Case report

Scand J Work Environ Health 2006;32(2):154-159    pdf | Issue date: 30 Apr 2006

Hemoglobin adducts in the assessment of potential occupational exposure to acrylamides—three case studies

by Paulsson B, Larsen K-O, Törnqvist M

Objectives Workers in three types of occupations with potential exposure to acrylamide were examined for the purpose of excluding or confirming exposure, evaluating actions for reducing exposure, or investigating the possible cause of ill health.

Methods Workers were examined through the measurement of adducts from acrylamide (and N-methylolacrylamide) to the N-terminal valines in hemoglobin.

Results The first case concerned workers transporting acrylamide-contaminated waste soil. The measured acrylamide-adduct levels were in the range of the normal background levels (ie, any potential occupational exposure was too low to be detected). The second case included workers handling a sealing product containing acrylamide and N-methylolacrylamide. One worker had an acrylamide-adduct level of 0.3 nmol/g globin, close to the level at which acrylamide-exposed persons have shown mild reversible symptoms of the peripheral nervous system. After actions to reduce exposure, the adduct levels were still elevated, and, as a precautionary measure, the sealing product was replaced. The third case concerned a man with observed neurotoxic symptoms, working with a sealing product containing acrylamide. This worker had an extremely high acrylamide-adduct level (23 nmol/g globin) (ie, the acrylamide exposure was probably the cause of his ill health). The acrylamide product was replaced, and after 5 months the adduct level had decreased to 2.4 nmol/g globin, and after another 6 months it was about 0.4 nmol/g globin.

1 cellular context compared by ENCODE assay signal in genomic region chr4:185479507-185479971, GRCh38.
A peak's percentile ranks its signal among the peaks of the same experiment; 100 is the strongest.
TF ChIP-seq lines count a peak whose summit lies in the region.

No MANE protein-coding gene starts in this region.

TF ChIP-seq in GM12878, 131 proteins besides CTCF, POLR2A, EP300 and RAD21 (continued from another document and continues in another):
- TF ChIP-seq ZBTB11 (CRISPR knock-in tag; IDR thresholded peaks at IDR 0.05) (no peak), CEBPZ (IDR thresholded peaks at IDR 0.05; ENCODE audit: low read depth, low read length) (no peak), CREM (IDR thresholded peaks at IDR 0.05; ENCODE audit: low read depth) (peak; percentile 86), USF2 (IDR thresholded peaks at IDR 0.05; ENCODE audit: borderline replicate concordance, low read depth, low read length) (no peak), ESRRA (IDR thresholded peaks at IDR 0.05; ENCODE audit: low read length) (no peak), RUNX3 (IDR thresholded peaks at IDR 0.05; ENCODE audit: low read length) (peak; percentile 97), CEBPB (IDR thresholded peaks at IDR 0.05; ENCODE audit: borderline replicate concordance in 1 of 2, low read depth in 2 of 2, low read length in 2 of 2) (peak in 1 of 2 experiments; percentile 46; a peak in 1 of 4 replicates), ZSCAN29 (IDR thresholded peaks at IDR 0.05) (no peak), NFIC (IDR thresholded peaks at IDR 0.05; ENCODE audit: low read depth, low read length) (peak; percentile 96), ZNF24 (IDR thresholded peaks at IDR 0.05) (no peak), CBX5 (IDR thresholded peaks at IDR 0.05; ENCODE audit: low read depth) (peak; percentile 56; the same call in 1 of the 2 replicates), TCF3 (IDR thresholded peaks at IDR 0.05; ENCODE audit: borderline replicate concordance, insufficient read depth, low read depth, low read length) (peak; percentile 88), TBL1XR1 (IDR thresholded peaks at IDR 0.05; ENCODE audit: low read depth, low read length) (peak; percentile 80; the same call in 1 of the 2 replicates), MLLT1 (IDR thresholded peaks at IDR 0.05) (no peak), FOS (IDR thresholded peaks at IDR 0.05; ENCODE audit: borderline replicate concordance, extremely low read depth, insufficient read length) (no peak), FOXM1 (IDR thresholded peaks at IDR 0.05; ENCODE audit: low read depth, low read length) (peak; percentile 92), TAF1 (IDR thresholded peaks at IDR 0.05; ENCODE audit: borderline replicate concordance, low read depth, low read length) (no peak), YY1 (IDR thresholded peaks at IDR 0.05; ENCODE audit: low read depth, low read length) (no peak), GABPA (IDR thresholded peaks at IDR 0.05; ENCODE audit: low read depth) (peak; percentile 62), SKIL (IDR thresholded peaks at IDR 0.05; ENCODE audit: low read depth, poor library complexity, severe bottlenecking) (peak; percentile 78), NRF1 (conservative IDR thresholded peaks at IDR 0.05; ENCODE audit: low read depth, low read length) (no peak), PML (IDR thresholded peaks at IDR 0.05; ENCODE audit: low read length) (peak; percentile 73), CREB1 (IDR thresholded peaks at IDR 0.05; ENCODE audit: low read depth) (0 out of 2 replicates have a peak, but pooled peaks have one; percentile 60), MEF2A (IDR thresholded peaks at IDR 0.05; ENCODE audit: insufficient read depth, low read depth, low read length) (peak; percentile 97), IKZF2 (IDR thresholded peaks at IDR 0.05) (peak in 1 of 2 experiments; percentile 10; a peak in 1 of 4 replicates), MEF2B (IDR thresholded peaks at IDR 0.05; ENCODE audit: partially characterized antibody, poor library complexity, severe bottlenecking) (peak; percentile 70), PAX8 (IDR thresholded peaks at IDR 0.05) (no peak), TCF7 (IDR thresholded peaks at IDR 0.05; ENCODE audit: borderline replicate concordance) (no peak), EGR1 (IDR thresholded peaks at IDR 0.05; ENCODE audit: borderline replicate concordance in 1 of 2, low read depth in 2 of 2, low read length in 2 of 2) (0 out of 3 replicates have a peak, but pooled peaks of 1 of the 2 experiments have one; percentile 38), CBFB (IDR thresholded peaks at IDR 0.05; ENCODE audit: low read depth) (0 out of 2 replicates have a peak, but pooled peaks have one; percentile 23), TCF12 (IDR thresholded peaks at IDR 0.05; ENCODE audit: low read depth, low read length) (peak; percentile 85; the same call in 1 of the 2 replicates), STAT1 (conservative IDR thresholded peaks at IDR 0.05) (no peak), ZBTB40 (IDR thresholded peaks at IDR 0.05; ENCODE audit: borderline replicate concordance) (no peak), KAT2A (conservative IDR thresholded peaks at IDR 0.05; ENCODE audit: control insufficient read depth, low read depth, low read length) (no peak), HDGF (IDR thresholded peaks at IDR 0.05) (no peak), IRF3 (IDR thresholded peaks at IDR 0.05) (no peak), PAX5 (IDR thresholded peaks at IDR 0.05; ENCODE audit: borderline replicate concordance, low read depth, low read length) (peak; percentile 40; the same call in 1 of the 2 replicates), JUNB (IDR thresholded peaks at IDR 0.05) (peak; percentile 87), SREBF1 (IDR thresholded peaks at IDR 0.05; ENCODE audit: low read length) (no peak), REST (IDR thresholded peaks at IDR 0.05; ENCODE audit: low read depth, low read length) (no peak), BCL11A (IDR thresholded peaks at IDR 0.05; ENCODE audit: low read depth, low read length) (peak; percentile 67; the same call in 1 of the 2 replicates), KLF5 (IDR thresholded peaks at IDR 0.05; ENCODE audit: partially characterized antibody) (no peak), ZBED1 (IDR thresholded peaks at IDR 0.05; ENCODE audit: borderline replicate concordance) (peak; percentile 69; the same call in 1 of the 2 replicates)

Conclusions These studies illustrate the usefulness of in vivo dose measurement through the use of hemoglobin adducts for occupational surveillance and as a basis for the health risk assessment of electrophilically reactive compounds.

This article refers to the following text of the Journal: 2001;27(4):219-226